The Trayvon Martin case brought renewed focus on new “stand your ground” self-defense laws, but George Zimmerman may not use the law in his own defense after all, says the Christian Science Monitor. In a move that bewildered prosecutors, defense attorney Mark O’Mara cancelled an April 20 “stand your ground hearing,” claiming a time crunch in preparing for a June 10 trial in the second-degree murder case. If able to provide clear and convincing evidence of legally standing one’s ground against an attack, a defendant in Florida walks free and is granted immunity from civil liabilities.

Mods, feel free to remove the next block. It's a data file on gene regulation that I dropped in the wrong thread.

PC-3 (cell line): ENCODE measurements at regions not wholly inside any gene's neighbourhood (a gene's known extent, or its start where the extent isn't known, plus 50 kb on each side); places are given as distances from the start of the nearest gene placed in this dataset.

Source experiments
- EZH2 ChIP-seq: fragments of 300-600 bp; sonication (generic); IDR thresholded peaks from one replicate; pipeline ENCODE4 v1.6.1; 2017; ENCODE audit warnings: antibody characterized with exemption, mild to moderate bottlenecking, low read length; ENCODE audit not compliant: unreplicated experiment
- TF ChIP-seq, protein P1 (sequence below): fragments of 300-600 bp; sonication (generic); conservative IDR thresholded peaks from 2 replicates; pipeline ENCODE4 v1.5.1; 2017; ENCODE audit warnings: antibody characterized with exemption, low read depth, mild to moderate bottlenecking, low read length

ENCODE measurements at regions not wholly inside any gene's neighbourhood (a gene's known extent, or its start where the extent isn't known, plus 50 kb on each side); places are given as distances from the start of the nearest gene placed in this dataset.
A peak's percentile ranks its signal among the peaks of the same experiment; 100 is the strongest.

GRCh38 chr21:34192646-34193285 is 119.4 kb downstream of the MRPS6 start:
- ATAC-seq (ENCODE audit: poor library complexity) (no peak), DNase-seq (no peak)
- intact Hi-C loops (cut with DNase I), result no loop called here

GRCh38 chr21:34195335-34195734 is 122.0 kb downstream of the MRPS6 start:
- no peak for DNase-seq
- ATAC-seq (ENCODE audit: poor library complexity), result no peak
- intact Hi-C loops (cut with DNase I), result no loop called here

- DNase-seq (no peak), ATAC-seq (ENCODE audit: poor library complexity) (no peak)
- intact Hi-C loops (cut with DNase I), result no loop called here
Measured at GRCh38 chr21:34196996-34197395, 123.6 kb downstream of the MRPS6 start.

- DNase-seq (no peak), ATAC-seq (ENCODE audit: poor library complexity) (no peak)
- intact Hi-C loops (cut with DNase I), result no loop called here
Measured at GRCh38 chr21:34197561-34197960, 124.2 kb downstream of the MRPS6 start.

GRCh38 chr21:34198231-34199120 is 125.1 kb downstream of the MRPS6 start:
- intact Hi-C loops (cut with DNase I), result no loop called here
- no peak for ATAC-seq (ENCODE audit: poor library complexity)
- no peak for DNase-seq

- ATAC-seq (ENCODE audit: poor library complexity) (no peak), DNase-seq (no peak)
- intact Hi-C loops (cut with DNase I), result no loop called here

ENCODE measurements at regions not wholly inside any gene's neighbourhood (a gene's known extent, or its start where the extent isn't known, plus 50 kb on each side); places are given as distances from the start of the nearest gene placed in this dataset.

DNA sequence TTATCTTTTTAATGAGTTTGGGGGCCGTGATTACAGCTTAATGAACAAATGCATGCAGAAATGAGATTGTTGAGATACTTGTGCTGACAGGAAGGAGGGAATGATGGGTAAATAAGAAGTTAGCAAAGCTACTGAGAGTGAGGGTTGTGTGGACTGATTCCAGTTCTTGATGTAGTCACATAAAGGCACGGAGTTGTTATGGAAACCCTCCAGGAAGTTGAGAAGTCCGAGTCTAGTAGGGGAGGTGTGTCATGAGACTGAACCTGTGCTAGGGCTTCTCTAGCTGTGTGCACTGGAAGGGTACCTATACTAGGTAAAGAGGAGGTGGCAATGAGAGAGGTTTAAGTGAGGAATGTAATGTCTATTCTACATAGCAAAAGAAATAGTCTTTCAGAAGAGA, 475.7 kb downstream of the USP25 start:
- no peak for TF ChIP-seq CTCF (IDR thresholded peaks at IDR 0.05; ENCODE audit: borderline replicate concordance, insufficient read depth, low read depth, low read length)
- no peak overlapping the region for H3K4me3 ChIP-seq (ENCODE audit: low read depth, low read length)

Police released Zimmerman without charges after the volunteer watchman shot Martin, 17, just over a year ago. Sanford, Fl., police cited Florida’s 2005 “stand your ground law,” which ifies any imperative for a potential crime victim to try to escape or retreat before using deadly force against an attacker. University of Florida law Prof. Bob Dekle believes O’Mara doesn’t want to go through a bench mini-trial and possibly tip the prosecution about his strategy should the “stand your ground” plea fail. “If you’re not 100 percent sure you’re going to win the ‘stand your ground’ hearing, you just end up telling the state what your defense is and you’ve got nothing with which to surprise the state at trial,” says Dekle. “What you want to do at trial is catch the state with their britches down.”